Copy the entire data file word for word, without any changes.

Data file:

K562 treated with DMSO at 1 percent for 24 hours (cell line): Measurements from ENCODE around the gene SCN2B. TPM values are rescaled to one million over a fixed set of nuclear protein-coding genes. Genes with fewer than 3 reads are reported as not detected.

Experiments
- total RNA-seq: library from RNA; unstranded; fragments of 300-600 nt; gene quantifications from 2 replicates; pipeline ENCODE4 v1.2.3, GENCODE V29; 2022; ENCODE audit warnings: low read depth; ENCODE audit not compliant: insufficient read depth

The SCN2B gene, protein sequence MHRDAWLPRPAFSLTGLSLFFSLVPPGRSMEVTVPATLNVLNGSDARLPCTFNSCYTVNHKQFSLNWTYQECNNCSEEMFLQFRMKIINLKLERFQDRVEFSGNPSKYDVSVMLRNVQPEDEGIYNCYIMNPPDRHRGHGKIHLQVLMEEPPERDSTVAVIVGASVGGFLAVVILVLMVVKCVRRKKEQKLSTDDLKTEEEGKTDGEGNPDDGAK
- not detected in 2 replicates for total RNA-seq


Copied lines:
K562 treated with DMSO at 1 percent for 24 hours (cell line): Measurements from ENCODE around the gene SCN2B. TPM values are rescaled to one million over a fixed set of nuclear protein-coding genes. Genes with fewer than 3 reads are reported as not detected.

Experiments
- total RNA-seq: library from RNA; unstranded; fragments of 300-600 nt; gene quantifications from 2 replicates; pipeline ENCODE4 v1.2.3, GENCODE V29; 2022; ENCODE audit warnings: low read depth; ENCODE audit not compliant: insufficient read depth

The SCN2B gene, protein sequence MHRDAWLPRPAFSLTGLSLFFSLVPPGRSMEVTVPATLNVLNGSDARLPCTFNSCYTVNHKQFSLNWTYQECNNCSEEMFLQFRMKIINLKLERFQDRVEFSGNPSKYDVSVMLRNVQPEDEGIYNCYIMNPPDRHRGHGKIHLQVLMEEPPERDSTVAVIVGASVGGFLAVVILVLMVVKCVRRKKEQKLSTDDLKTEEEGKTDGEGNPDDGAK
- not detected in 2 replicates for total RNA-seq